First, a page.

A year-long research project into autism support services in Canberra has produced hundreds of survey results from people with autism and their parents and carers, and will offer unprecedented insights into their needs now and in the future.
Kirsty, who has two daughters with autism, approached RSM about the project when Marymead said they wanted to understand the needs of everyone who uses their Autism Centre in more depth.
RSM was happy to fund the project and provided the business advisory team’s expertise and time pro bono.
Kirsty also dedicated countless hours of personal time, but says it’s been a labour of love and a project that will offer incredible insights into the needs of the autism community here in Canberra.
“There’s been many changes with the introduction of the NDIS, and some of them quite complex,” explains Kirsty. “So Marymead was keen to evaluate the new landscape from a family perspective.
“We began by preparing a detailed survey for people with autism, parents and carers, and others. We spent significant time developing the questions to ensure everyone could understand them and provide quality information.”
Kirsty says she’s grateful to RSM, members of her team and Marymead for their hard work, and was overwhelmed by the support from the community.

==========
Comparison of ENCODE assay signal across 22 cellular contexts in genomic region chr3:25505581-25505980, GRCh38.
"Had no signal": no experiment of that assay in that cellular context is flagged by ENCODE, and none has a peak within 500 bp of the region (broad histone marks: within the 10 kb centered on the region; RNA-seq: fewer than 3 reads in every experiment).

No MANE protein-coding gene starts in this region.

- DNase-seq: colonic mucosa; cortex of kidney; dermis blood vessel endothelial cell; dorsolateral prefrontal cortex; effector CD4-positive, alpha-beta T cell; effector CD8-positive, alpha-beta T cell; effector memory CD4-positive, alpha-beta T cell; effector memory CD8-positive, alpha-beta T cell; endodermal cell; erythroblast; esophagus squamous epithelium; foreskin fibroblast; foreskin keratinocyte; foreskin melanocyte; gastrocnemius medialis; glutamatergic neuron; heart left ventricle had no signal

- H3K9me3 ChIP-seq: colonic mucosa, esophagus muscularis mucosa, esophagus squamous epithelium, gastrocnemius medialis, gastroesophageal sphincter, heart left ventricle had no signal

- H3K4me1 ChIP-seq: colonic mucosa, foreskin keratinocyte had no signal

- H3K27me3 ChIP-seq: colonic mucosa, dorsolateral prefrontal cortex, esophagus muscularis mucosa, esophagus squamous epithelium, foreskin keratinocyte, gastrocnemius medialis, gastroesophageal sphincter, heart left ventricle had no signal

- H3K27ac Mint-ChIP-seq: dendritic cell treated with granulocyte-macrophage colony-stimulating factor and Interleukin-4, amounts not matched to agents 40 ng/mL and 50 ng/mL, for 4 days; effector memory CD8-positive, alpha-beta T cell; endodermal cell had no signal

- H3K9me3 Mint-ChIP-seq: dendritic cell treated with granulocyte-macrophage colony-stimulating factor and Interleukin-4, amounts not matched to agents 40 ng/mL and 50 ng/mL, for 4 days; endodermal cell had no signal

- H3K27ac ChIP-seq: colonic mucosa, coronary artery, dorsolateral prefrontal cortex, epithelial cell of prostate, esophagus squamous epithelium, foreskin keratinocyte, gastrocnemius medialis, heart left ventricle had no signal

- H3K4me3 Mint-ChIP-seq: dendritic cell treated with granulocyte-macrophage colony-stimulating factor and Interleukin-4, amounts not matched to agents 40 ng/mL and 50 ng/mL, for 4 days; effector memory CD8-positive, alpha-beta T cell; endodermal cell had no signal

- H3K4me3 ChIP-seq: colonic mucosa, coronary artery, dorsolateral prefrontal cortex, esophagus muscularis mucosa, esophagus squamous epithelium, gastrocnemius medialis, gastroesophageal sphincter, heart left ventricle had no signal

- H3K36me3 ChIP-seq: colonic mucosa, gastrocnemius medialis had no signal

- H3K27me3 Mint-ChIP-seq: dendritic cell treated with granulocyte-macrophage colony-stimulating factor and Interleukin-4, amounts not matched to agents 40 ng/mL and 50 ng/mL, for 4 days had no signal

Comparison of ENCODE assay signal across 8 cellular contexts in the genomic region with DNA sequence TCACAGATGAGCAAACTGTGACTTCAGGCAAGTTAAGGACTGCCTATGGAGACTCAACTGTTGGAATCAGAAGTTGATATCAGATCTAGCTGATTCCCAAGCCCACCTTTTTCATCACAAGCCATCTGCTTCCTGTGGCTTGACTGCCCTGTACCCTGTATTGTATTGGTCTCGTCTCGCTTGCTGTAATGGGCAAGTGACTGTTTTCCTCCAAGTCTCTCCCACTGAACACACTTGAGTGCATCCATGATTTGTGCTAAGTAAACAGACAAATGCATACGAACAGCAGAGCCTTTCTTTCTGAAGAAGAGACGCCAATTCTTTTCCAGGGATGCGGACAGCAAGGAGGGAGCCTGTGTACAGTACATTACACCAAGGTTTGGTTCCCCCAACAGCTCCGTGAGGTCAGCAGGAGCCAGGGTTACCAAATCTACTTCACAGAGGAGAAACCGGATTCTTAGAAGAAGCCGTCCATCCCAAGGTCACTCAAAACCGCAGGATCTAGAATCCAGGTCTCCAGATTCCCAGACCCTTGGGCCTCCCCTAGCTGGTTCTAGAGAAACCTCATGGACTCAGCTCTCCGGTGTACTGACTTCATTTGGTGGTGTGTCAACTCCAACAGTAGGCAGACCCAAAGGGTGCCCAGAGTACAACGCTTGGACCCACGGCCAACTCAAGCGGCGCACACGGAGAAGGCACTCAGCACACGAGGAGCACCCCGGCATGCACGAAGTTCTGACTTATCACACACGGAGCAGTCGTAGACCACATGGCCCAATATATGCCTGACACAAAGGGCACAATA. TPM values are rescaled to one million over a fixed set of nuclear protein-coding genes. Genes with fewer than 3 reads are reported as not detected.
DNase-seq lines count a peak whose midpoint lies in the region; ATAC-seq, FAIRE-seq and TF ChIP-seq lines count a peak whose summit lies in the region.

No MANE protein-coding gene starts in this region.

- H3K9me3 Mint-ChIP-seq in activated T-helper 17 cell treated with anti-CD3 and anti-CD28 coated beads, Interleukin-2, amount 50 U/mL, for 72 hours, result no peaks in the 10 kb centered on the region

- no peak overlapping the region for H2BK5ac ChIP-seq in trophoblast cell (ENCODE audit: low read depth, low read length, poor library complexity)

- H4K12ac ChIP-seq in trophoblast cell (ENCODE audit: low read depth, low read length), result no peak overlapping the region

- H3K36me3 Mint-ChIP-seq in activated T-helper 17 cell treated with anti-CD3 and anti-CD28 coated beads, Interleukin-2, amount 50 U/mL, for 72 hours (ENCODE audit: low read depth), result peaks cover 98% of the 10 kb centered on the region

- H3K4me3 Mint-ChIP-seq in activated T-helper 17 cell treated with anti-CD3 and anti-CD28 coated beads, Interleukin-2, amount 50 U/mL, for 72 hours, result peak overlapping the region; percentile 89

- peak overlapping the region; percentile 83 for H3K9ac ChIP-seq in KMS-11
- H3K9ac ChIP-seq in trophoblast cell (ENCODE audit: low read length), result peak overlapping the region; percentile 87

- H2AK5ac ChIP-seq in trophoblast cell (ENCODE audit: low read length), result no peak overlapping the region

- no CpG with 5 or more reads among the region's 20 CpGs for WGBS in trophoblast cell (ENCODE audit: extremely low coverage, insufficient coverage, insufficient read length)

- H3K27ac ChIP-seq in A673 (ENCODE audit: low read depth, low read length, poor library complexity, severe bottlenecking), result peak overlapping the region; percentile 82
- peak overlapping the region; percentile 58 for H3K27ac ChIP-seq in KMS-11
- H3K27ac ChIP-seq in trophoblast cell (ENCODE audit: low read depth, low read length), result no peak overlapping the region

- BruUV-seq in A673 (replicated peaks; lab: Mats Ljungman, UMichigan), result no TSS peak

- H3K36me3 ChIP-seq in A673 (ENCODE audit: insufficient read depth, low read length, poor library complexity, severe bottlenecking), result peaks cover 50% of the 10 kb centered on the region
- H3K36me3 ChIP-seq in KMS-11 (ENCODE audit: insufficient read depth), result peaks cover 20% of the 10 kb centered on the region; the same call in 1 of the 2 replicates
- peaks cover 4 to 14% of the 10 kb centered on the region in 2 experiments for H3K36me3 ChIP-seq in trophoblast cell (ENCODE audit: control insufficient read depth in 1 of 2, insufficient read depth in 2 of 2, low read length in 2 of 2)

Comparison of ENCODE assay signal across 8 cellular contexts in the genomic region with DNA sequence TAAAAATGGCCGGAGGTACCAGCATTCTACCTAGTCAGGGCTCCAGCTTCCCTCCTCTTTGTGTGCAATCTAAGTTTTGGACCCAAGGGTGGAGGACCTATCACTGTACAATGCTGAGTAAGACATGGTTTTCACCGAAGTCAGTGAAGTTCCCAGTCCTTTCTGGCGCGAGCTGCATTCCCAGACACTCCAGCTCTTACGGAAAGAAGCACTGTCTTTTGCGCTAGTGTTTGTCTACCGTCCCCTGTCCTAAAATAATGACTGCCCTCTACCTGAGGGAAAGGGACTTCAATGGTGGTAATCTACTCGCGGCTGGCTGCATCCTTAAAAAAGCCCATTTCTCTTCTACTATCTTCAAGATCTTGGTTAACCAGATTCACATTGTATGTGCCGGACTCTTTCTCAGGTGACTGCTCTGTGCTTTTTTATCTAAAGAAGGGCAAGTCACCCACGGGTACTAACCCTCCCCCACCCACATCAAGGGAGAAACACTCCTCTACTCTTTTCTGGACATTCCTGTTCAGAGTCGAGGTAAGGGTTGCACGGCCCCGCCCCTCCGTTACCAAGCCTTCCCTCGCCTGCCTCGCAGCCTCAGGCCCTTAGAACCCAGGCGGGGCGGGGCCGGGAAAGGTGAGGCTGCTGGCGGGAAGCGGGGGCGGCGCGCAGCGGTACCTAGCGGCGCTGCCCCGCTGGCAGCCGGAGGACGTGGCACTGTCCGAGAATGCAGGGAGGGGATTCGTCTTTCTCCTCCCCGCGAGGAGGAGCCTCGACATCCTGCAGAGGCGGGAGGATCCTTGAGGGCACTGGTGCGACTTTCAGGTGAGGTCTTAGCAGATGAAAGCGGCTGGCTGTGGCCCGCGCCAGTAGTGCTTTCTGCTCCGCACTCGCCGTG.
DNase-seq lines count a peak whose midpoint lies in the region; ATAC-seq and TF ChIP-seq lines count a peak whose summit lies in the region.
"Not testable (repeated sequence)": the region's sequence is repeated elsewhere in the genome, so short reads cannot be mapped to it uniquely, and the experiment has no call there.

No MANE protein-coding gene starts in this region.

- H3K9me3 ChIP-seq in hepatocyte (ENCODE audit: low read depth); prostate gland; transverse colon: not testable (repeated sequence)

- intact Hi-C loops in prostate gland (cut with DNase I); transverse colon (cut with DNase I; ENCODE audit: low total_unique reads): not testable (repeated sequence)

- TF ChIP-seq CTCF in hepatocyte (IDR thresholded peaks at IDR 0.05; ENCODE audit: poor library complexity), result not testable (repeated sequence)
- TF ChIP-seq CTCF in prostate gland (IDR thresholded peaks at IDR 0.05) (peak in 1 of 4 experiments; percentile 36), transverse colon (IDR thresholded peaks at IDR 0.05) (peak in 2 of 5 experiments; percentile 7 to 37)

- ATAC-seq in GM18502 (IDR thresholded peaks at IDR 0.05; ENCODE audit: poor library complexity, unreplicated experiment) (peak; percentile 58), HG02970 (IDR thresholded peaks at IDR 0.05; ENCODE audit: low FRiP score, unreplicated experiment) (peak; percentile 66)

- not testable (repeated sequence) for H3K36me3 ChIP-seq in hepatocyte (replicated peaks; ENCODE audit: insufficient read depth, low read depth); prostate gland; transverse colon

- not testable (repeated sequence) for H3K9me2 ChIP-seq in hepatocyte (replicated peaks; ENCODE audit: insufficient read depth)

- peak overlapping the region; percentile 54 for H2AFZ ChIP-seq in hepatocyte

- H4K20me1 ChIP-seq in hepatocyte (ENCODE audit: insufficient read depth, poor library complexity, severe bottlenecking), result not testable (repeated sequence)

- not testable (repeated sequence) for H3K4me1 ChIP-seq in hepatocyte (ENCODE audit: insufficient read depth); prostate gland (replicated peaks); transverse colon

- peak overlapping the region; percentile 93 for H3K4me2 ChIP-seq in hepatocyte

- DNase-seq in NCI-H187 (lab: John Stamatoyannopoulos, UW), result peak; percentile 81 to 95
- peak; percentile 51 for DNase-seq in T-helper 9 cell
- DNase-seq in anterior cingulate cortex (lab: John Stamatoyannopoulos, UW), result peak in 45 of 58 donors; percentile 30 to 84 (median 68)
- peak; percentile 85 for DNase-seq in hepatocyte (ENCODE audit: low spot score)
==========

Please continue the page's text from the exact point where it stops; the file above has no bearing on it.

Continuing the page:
“We thought we might get 100 responses, and we have 230. The time people dedicated to their responses was remarkable. We estimated they would spend 30 minutes answering the questions and some spent over an hour. The information we have now is so valuable.
“Early findings show the Autism Centre already offers a range of services that people identify as being critical. Over 90 per cent of participants said anxiety was one of their biggest challenges, and employment and social support services came through as really strong threads.”
Kirsty and Marymead are now “mining” the results for data, which is hard evidence of the wants and needs of people with autism and their families.
Camilla Rowland, CEO of Marymead, says the data will be instrumental in helping to determine services into the future and obtain much-needed funding.
“We’ve had amazing community support which is outstanding. This project showed me more than anything how much people value the services at the Autism Centre.
“We had wanted to do this research for some time, but didn’t have the funds available. The support of RSM and Kirsty is invaluable and provides evidence of the need for a wide range of support services, and shows how those services must evolve to meet changing needs.
“For example, we know parents of children with autism require access to different types of services as their children develop and enter new stages of life. Quite often it can be emotional and social. This is why activities such as our Dungeons and Dragons group are so beneficial.”
Kirsty was recently recognised for her work on the project at the Volunteering and Contact ACT awards, taking out a win for Corporate Volunteer of the Year – something Kirsty says she was not expecting at all.
“Kirsty was among fine company in those awards,” says Camilla. “So this recognition is absolutely outstanding and shows the importance of the work she’s doing as well as public acknowledgement for research into autism support.”